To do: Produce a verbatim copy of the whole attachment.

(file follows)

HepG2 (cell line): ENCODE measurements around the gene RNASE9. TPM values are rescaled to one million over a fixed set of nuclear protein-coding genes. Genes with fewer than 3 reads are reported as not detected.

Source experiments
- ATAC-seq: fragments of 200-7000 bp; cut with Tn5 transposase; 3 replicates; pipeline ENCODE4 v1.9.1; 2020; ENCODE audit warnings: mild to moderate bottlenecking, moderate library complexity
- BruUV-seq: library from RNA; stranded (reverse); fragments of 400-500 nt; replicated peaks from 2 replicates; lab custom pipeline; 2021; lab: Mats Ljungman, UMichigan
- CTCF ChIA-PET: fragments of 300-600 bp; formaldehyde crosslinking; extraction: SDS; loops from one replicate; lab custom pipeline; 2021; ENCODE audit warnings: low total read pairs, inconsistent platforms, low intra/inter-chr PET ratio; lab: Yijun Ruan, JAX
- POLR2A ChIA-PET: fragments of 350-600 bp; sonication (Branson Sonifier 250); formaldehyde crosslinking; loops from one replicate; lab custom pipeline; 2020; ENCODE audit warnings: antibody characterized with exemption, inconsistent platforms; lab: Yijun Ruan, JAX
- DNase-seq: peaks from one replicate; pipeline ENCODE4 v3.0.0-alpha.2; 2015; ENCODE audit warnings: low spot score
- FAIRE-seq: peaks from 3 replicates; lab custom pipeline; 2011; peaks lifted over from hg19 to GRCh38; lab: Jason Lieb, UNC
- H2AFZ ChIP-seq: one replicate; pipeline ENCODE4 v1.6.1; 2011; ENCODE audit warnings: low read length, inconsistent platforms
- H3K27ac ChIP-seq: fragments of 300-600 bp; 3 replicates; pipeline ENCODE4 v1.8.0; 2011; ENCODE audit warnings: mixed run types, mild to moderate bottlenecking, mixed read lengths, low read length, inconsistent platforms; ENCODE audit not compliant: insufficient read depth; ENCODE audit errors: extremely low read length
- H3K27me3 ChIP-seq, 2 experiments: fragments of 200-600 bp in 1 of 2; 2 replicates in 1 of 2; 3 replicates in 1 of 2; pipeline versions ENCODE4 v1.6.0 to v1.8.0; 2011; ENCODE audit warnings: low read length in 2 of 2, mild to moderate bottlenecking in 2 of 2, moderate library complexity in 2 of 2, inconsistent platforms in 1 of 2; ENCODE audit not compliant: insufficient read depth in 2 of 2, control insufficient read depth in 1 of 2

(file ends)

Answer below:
HepG2 (cell line): ENCODE measurements around the gene RNASE9. TPM values are rescaled to one million over a fixed set of nuclear protein-coding genes. Genes with fewer than 3 reads are reported as not detected.

Source experiments
- ATAC-seq: fragments of 200-7000 bp; cut with Tn5 transposase; 3 replicates; pipeline ENCODE4 v1.9.1; 2020; ENCODE audit warnings: mild to moderate bottlenecking, moderate library complexity
- BruUV-seq: library from RNA; stranded (reverse); fragments of 400-500 nt; replicated peaks from 2 replicates; lab custom pipeline; 2021; lab: Mats Ljungman, UMichigan
- CTCF ChIA-PET: fragments of 300-600 bp; formaldehyde crosslinking; extraction: SDS; loops from one replicate; lab custom pipeline; 2021; ENCODE audit warnings: low total read pairs, inconsistent platforms, low intra/inter-chr PET ratio; lab: Yijun Ruan, JAX
- POLR2A ChIA-PET: fragments of 350-600 bp; sonication (Branson Sonifier 250); formaldehyde crosslinking; loops from one replicate; lab custom pipeline; 2020; ENCODE audit warnings: antibody characterized with exemption, inconsistent platforms; lab: Yijun Ruan, JAX
- DNase-seq: peaks from one replicate; pipeline ENCODE4 v3.0.0-alpha.2; 2015; ENCODE audit warnings: low spot score
- FAIRE-seq: peaks from 3 replicates; lab custom pipeline; 2011; peaks lifted over from hg19 to GRCh38; lab: Jason Lieb, UNC
- H2AFZ ChIP-seq: one replicate; pipeline ENCODE4 v1.6.1; 2011; ENCODE audit warnings: low read length, inconsistent platforms
- H3K27ac ChIP-seq: fragments of 300-600 bp; 3 replicates; pipeline ENCODE4 v1.8.0; 2011; ENCODE audit warnings: mixed run types, mild to moderate bottlenecking, mixed read lengths, low read length, inconsistent platforms; ENCODE audit not compliant: insufficient read depth; ENCODE audit errors: extremely low read length
- H3K27me3 ChIP-seq, 2 experiments: fragments of 200-600 bp in 1 of 2; 2 replicates in 1 of 2; 3 replicates in 1 of 2; pipeline versions ENCODE4 v1.6.0 to v1.8.0; 2011; ENCODE audit warnings: low read length in 2 of 2, mild to moderate bottlenecking in 2 of 2, moderate library complexity in 2 of 2, inconsistent platforms in 1 of 2; ENCODE audit not compliant: insufficient read depth in 2 of 2, control insufficient read depth in 1 of 2